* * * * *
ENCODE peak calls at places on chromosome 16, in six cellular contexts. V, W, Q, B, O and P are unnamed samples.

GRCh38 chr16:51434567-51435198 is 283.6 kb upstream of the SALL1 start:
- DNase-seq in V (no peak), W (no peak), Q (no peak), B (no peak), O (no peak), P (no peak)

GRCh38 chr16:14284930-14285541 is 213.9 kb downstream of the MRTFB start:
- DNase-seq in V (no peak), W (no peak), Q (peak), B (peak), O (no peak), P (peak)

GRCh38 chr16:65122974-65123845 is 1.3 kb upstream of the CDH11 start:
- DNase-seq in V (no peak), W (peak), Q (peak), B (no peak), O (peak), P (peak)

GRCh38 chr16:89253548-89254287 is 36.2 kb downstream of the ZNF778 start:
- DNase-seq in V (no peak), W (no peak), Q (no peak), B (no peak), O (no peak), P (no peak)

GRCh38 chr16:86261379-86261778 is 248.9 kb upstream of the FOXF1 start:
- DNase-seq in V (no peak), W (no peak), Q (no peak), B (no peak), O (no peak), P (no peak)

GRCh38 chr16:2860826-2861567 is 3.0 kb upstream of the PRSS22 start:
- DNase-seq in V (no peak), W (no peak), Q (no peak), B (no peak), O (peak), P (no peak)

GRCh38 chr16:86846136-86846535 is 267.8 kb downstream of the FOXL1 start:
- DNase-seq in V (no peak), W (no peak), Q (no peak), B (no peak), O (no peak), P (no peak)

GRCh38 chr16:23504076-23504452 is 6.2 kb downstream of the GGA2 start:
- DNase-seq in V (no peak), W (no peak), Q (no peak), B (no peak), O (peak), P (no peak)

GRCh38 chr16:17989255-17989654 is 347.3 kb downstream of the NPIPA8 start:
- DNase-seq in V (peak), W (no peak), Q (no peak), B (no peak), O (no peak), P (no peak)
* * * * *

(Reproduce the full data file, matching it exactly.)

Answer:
ENCODE peak calls at places on chromosome 16, in six cellular contexts. V, W, Q, B, O and P are unnamed samples.

GRCh38 chr16:51434567-51435198 is 283.6 kb upstream of the SALL1 start:
- DNase-seq in V (no peak), W (no peak), Q (no peak), B (no peak), O (no peak), P (no peak)

GRCh38 chr16:14284930-14285541 is 213.9 kb downstream of the MRTFB start:
- DNase-seq in V (no peak), W (no peak), Q (peak), B (peak), O (no peak), P (peak)

GRCh38 chr16:65122974-65123845 is 1.3 kb upstream of the CDH11 start:
- DNase-seq in V (no peak), W (peak), Q (peak), B (no peak), O (peak), P (peak)

GRCh38 chr16:89253548-89254287 is 36.2 kb downstream of the ZNF778 start:
- DNase-seq in V (no peak), W (no peak), Q (no peak), B (no peak), O (no peak), P (no peak)

GRCh38 chr16:86261379-86261778 is 248.9 kb upstream of the FOXF1 start:
- DNase-seq in V (no peak), W (no peak), Q (no peak), B (no peak), O (no peak), P (no peak)

GRCh38 chr16:2860826-2861567 is 3.0 kb upstream of the PRSS22 start:
- DNase-seq in V (no peak), W (no peak), Q (no peak), B (no peak), O (peak), P (no peak)

GRCh38 chr16:86846136-86846535 is 267.8 kb downstream of the FOXL1 start:
- DNase-seq in V (no peak), W (no peak), Q (no peak), B (no peak), O (no peak), P (no peak)

GRCh38 chr16:23504076-23504452 is 6.2 kb downstream of the GGA2 start:
- DNase-seq in V (no peak), W (no peak), Q (no peak), B (no peak), O (peak), P (no peak)

GRCh38 chr16:17989255-17989654 is 347.3 kb downstream of the NPIPA8 start:
- DNase-seq in V (peak), W (no peak), Q (no peak), B (no peak), O (no peak), P (no peak)